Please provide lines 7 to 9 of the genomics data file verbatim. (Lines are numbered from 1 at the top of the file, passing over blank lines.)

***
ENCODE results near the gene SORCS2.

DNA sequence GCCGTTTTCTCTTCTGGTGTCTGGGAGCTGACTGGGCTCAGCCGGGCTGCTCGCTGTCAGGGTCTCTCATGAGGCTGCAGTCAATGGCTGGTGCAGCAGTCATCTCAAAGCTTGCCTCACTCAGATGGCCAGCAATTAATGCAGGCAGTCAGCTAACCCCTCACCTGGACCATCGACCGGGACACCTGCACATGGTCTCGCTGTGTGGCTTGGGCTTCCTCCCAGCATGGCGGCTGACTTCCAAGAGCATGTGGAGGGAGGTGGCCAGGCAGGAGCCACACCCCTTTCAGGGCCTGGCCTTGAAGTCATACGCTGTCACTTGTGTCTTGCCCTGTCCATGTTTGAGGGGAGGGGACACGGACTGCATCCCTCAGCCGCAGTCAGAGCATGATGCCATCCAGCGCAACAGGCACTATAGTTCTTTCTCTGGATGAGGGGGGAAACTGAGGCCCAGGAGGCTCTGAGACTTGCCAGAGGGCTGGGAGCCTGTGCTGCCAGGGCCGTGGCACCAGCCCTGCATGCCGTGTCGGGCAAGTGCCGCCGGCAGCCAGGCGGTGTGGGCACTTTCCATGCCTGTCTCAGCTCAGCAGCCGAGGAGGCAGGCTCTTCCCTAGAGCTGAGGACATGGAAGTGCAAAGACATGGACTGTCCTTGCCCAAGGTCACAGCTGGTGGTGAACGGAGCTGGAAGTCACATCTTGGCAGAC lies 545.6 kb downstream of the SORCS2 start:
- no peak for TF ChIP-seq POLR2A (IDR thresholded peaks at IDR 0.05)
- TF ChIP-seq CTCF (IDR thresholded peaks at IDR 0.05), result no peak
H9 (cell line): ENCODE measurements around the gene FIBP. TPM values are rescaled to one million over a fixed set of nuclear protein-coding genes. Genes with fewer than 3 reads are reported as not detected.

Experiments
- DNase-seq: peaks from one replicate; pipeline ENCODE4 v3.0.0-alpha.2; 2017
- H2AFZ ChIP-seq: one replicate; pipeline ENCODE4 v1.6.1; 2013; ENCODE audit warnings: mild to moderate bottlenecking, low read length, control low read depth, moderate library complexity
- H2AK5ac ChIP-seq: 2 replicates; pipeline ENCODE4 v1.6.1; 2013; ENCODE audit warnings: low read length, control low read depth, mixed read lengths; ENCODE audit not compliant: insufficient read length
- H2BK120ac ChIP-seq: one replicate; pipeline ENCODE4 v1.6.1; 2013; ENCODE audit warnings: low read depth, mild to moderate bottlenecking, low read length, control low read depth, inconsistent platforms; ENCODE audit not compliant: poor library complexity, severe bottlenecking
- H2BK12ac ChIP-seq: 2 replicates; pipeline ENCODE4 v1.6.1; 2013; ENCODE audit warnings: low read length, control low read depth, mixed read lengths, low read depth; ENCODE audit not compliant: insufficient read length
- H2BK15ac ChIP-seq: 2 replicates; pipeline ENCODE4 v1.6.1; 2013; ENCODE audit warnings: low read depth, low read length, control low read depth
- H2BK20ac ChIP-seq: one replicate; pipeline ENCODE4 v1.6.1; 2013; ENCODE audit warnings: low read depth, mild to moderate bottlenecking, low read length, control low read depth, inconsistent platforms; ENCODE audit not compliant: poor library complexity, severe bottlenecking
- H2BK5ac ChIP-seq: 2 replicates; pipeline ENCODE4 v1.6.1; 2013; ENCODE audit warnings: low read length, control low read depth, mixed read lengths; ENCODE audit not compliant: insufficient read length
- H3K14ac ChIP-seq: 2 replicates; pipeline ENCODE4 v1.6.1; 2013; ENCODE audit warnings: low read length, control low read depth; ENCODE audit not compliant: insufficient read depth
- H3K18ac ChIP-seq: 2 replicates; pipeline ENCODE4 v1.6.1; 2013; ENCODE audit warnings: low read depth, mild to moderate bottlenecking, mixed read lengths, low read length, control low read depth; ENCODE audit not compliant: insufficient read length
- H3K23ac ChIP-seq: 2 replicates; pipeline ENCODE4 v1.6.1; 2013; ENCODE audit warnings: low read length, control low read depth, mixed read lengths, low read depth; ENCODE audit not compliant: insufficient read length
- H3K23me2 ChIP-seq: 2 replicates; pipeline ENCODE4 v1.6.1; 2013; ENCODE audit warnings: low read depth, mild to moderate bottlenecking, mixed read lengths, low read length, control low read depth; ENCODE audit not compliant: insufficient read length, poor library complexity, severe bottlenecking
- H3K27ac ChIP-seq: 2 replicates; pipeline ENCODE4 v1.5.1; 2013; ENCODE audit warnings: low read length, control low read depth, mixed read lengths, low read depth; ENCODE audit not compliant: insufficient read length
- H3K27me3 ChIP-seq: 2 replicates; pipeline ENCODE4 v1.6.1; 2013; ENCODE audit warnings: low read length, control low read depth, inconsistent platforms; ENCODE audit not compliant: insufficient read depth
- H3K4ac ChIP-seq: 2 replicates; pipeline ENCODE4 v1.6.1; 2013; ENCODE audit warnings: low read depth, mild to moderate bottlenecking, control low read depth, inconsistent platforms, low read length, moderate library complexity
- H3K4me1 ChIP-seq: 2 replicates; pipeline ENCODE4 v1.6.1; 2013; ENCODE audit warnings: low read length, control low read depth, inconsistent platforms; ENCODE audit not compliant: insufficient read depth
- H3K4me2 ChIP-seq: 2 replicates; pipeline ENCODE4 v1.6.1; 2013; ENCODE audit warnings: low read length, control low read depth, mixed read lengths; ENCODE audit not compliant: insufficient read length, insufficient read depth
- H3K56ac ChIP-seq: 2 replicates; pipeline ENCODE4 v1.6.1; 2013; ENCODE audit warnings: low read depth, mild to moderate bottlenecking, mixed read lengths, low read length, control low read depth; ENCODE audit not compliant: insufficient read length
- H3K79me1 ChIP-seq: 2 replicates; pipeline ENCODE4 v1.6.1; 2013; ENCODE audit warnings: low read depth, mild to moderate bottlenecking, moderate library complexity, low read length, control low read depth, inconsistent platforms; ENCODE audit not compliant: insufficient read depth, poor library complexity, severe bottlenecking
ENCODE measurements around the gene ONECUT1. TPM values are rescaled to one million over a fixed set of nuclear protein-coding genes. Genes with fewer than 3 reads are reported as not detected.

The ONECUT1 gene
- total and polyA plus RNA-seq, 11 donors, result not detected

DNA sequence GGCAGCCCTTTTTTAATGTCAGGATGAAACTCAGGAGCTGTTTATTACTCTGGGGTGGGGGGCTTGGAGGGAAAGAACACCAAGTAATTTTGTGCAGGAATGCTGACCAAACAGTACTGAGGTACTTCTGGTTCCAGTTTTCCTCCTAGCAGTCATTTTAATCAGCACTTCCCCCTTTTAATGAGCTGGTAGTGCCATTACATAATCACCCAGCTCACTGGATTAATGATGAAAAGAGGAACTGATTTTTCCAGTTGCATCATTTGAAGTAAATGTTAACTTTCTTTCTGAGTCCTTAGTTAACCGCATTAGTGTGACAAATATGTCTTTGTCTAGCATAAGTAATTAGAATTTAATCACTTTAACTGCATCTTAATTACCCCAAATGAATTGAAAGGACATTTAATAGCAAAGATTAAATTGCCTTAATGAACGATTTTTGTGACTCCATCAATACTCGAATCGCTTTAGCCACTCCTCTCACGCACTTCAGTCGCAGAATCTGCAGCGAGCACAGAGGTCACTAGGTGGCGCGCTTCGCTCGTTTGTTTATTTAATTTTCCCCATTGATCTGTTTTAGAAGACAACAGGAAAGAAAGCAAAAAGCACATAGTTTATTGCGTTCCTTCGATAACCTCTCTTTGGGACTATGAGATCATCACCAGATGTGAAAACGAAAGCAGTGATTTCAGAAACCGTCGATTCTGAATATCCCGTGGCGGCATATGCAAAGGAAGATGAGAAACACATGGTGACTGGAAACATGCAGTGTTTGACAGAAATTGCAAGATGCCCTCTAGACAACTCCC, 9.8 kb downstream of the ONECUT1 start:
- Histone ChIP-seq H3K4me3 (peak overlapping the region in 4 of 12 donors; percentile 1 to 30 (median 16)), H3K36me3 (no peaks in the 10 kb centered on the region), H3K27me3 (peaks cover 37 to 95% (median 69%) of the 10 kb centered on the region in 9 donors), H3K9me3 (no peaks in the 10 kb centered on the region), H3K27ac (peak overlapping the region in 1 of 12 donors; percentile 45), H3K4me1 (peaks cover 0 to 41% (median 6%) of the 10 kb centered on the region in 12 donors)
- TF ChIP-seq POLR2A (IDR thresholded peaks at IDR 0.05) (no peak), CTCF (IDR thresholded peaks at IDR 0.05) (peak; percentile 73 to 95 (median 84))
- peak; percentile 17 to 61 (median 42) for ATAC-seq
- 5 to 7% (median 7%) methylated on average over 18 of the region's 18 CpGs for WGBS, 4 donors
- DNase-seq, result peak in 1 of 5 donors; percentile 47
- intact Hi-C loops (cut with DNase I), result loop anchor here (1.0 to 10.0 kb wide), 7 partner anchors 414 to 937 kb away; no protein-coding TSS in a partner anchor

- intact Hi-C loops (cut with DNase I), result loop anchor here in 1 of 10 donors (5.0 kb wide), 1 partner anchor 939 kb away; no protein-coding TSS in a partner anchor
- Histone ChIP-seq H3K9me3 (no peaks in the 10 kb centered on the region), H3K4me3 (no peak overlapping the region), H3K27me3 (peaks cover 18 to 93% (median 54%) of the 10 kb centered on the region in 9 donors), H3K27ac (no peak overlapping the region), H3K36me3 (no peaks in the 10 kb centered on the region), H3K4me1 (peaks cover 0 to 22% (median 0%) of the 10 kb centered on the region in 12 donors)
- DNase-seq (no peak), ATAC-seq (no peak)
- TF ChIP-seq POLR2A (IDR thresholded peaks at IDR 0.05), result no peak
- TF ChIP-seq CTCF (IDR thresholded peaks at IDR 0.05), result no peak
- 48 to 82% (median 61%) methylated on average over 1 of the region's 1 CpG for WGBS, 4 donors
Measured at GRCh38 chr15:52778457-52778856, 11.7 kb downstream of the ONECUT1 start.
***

- DNase-seq: peaks from one replicate; pipeline ENCODE4 v3.0.0-alpha.2; 2017
- H2AFZ ChIP-seq: one replicate; pipeline ENCODE4 v1.6.1; 2013; ENCODE audit warnings: mild to moderate bottlenecking, low read length, control low read depth, moderate library complexity
- H2AK5ac ChIP-seq: 2 replicates; pipeline ENCODE4 v1.6.1; 2013; ENCODE audit warnings: low read length, control low read depth, mixed read lengths; ENCODE audit not compliant: insufficient read length